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Between the devil and the deep blue sea


Harry Russell

Between the devil and the deep blue sea

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The report in the June 20 BARBADOS BUSINESS AUTHORITY confirms my reading of banks’ situation in Barbados. It also indicates that the Central Bank is not on top of the situation or that its hands are tied.
The fact is that Government is between the devil and the deep blue sea. It cannot afford to pay more for borrowing through the Central Bank by way of Treasury Bills and bonds. Furthermore, its raid on National Insurance funds is becoming embarrassing.
I have been pointing out that Government’s policy not only creates an impoverishing effect on depositors at banks, but in itself creates a problem for banks.
That is why banks burden the public with fees as a means of maintaining profitability.
Allowing banks in a liquid situation to lend more by reducing the statutory requirement is not only risky, but puts the Government in a bind as regards its own borrowing. In any case, if the situation is liquid, such a move is unnecessary.
So what can the Government do? Its foremost intention is to maintain the level of expenditure to promote the “all jobs secure” policy with elections a year and a half away.
Costs
The nearer elections are, the harder it is to trim the public sector as proposed by former Central Bank governor Sir Courtney Blackman. Please refer to my article in the June 6 DAILY?NATION: A Prediction True.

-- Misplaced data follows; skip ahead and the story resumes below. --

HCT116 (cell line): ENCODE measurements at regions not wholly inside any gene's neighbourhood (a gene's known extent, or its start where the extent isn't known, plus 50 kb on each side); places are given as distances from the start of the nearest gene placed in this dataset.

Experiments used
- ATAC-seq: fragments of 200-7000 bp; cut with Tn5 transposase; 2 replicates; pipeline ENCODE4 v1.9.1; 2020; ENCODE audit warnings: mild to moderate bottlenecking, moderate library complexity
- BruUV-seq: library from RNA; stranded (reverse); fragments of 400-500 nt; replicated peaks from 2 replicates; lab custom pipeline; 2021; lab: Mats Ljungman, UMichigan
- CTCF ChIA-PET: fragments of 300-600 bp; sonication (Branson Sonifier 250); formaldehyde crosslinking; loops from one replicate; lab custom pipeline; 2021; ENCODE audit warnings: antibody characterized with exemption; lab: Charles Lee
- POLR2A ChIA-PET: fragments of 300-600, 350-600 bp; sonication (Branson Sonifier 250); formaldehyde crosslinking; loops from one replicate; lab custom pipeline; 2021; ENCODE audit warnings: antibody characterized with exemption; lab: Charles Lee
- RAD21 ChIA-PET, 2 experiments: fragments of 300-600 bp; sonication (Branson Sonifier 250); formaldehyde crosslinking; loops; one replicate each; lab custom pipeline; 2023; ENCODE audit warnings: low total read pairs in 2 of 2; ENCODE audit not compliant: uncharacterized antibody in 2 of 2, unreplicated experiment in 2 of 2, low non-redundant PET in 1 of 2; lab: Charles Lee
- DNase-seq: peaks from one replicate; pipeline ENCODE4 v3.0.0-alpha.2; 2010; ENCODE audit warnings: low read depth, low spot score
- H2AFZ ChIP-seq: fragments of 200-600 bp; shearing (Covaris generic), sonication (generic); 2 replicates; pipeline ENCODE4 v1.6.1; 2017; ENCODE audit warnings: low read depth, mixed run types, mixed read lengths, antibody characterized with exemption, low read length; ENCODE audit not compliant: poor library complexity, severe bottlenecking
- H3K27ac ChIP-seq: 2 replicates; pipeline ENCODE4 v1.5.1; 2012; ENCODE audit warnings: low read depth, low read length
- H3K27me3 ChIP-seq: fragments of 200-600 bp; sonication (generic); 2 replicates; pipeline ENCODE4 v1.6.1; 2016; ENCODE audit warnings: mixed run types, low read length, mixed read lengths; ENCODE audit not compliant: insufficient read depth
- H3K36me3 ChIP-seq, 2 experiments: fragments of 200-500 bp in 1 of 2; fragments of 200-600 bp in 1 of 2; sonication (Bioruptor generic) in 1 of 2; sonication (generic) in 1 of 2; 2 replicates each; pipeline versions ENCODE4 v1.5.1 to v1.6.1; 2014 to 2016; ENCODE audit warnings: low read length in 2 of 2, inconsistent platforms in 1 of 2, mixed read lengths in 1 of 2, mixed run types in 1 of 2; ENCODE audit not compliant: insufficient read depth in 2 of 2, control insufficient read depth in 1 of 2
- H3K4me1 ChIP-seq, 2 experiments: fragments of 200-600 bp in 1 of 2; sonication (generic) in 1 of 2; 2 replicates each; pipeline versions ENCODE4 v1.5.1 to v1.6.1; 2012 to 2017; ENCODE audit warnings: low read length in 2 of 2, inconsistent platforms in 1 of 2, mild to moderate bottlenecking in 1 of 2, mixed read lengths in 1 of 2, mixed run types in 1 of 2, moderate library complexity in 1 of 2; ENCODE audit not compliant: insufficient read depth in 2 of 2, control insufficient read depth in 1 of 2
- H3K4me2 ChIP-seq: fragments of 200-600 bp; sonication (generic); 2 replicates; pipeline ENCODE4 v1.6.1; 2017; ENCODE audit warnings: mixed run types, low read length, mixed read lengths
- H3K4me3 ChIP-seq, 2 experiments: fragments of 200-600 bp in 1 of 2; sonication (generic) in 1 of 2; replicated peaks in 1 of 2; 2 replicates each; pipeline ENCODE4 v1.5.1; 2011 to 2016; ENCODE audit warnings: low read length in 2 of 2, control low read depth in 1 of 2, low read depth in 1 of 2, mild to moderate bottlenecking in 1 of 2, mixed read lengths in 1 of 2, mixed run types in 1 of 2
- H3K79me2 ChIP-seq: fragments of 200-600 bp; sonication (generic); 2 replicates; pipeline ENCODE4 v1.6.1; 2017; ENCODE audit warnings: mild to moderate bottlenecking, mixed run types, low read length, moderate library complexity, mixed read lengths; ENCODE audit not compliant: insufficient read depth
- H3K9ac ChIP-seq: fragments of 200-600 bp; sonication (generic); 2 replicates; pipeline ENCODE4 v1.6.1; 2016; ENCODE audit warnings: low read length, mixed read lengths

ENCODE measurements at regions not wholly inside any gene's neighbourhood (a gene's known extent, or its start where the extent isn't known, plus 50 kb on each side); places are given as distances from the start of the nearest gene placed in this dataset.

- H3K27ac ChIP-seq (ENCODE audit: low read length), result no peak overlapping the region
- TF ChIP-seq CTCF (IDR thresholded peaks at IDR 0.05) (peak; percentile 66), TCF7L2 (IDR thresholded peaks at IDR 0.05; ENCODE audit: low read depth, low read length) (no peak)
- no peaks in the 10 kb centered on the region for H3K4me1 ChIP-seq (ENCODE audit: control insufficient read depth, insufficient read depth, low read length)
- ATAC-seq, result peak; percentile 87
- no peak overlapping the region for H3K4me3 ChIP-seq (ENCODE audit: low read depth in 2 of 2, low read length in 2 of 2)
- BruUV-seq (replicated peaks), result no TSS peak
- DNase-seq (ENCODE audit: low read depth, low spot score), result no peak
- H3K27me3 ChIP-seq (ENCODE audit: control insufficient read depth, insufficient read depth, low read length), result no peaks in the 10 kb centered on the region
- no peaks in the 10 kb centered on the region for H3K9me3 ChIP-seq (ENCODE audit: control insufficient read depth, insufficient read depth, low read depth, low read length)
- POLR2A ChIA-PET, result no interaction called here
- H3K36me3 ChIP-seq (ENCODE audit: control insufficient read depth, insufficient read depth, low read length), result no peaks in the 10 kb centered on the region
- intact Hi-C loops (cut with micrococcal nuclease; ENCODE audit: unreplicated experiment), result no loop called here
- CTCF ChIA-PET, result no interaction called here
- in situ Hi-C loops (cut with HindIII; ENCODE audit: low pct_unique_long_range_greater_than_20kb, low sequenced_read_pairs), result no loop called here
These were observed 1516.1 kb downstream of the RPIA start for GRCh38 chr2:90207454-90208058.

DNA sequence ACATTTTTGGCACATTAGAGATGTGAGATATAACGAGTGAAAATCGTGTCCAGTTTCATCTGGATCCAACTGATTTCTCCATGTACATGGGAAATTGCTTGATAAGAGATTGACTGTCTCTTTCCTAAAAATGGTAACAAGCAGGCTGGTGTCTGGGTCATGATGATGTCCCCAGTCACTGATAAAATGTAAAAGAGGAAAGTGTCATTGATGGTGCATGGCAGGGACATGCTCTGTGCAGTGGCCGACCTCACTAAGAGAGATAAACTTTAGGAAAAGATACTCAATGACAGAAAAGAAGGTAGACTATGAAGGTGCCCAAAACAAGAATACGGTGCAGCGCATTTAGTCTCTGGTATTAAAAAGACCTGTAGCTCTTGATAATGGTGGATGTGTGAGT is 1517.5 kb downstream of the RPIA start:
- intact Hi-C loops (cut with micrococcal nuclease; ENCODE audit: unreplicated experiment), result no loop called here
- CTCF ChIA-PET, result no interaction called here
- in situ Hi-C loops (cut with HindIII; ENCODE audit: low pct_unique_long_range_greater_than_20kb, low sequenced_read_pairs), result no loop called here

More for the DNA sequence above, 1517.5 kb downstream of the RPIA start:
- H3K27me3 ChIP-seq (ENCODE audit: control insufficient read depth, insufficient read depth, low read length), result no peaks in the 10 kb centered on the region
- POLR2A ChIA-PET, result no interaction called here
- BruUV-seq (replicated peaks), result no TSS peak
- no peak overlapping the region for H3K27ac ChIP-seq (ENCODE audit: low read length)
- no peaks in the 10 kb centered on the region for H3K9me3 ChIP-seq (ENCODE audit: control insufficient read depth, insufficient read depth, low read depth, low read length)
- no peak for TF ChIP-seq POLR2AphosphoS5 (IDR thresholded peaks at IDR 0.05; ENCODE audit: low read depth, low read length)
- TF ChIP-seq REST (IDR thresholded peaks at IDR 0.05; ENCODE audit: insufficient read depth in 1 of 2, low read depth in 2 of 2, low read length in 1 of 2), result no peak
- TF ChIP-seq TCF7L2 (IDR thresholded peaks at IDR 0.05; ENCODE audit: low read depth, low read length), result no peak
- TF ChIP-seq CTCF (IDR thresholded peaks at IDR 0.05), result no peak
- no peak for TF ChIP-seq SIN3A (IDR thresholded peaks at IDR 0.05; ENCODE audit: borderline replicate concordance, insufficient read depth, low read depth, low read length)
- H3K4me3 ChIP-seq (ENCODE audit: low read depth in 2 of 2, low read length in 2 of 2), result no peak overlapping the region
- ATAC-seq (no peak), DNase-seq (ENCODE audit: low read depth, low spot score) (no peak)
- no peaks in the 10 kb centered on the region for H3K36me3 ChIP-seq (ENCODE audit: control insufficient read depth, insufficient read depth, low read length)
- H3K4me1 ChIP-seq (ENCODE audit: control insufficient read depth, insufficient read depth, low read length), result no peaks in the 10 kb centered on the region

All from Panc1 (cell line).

What banks are now seeking therefore confirms what I have been saying these past two tedious years.
Banks will have to refuse deposits in order to avoid reserve requirement costs, and that situation will cause widespread confusion.
However for banks to recommend a new instrument is questionable in a less than vibrant market and an over-liquid situation. Where is the trading going to take place, seeing that there are so few banks here?
Notice that credit unions are not crying out.
How are they coping with paying higher deposit interest rates of 4.5 per cent? Cannot the Central Bank see that or is the Government’s dilemma tying its hands?
Another bank recommendation is that they
be allowed to keep more of the foreign exchange garnered. To agree to that, the stipulation should
be that such foreign exchange be invested in projects in Barbados that have a foreign exchange content, otherwise there is a further loophole for the escape of foreign exchange.
The report also highlighted a request by the banks for a small claims court for debts up to $100 000. This brings sharply into focus two things: (1) that recovery of loans to small and medium-sized businesses is costly under the present legal system; (2) it casts doubt on the viability of something that the Minister of Finance is boasting for the coming Budget, namely that the door will be open to small enterprise. Well, the door has been wide open with all kinds of guarantees by the Central Bank.
 The avenues opened by the late David Thompson have seen little traffic. With banks hurting from small and medium-sized loans, the prospect of new demands on the system are questionable. What about the security bond that the Wild Coot has been touting?
It gives banks a ready way to terminate a failing enterprise. It gives people without security access to banks. It creates additional wealth for the borrower if his venture is successful.
Had Government taken my foolish advice and trimmed its sails in 2008, maybe it would have been able to be expansive in 2012 in time for the elections. My perception is that it will continue to worsen the deficit by continuing to borrow, and the economy will deteriorate.
Banks would remember that mortgage banks in the United States and Lehman Brothers were the main causes of the meltdown. The United States Treasury gave them a rescue package. I suppose we have a backup plan to do the same for banks here!
 

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